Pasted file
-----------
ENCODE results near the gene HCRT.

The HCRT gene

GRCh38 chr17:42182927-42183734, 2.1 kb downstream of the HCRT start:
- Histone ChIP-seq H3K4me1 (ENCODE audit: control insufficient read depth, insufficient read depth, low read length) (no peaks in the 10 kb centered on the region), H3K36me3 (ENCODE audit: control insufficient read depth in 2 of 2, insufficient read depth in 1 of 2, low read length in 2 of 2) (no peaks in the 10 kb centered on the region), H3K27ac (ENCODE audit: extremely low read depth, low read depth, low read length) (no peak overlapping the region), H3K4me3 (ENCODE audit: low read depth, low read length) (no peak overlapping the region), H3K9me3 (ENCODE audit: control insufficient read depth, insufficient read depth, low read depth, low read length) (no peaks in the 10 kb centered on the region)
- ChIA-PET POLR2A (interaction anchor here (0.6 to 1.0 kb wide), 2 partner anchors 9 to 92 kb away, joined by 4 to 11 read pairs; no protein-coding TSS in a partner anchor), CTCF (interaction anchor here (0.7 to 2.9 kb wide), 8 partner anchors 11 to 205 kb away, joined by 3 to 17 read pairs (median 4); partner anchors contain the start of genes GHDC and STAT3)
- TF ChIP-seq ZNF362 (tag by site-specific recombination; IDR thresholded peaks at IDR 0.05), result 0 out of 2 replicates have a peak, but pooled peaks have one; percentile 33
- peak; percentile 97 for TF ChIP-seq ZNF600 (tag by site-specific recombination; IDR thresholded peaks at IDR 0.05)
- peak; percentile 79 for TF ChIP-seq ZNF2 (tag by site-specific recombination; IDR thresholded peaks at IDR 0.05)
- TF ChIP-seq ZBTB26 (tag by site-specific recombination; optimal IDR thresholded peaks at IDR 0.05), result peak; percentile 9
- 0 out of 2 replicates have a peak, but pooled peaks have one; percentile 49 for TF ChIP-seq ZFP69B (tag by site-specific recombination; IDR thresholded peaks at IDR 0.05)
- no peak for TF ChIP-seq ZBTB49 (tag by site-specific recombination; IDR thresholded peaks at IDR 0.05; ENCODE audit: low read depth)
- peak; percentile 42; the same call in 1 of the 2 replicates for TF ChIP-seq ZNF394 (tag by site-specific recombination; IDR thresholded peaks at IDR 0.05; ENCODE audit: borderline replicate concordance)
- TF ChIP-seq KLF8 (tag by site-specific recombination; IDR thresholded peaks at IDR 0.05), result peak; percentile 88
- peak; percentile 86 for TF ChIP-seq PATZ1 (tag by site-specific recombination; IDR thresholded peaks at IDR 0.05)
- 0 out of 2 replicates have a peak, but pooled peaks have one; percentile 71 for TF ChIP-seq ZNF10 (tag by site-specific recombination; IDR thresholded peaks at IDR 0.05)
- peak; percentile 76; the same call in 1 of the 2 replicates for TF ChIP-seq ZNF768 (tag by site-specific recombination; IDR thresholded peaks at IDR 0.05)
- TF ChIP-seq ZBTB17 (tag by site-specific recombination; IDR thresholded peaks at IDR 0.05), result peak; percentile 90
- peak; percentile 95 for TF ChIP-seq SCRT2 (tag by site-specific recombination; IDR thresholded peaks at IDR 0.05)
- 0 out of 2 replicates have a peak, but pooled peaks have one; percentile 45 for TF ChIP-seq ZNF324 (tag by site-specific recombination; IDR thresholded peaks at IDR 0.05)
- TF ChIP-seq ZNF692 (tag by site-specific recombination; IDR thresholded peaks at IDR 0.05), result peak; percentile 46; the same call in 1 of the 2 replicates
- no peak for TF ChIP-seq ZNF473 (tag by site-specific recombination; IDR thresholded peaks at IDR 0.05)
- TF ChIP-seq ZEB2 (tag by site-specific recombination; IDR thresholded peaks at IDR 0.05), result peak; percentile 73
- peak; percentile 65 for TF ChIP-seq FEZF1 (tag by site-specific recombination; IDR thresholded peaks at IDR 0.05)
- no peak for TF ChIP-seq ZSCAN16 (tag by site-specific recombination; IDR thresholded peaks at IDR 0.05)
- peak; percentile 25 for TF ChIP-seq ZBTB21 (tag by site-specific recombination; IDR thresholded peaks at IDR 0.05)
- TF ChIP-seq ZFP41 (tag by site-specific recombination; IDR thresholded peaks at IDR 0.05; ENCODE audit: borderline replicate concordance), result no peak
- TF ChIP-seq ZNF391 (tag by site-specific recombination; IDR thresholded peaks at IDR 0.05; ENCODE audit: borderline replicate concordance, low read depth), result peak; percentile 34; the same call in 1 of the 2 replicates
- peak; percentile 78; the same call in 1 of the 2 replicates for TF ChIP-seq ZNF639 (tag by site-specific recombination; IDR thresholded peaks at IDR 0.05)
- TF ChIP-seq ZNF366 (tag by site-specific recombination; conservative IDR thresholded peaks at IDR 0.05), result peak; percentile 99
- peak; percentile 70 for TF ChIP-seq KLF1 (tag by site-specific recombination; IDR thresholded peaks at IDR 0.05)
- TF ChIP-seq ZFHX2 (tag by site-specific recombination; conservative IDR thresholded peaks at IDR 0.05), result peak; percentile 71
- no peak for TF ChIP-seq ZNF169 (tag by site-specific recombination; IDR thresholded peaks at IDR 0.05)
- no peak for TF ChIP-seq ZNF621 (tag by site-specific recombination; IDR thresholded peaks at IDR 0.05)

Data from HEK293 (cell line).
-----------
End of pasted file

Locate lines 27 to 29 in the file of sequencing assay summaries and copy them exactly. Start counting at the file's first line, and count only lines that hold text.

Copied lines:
- TF ChIP-seq ZNF391 (tag by site-specific recombination; IDR thresholded peaks at IDR 0.05; ENCODE audit: borderline replicate concordance, low read depth), result peak; percentile 34; the same call in 1 of the 2 replicates
- peak; percentile 78; the same call in 1 of the 2 replicates for TF ChIP-seq ZNF639 (tag by site-specific recombination; IDR thresholded peaks at IDR 0.05)
- TF ChIP-seq ZNF366 (tag by site-specific recombination; conservative IDR thresholded peaks at IDR 0.05), result peak; percentile 99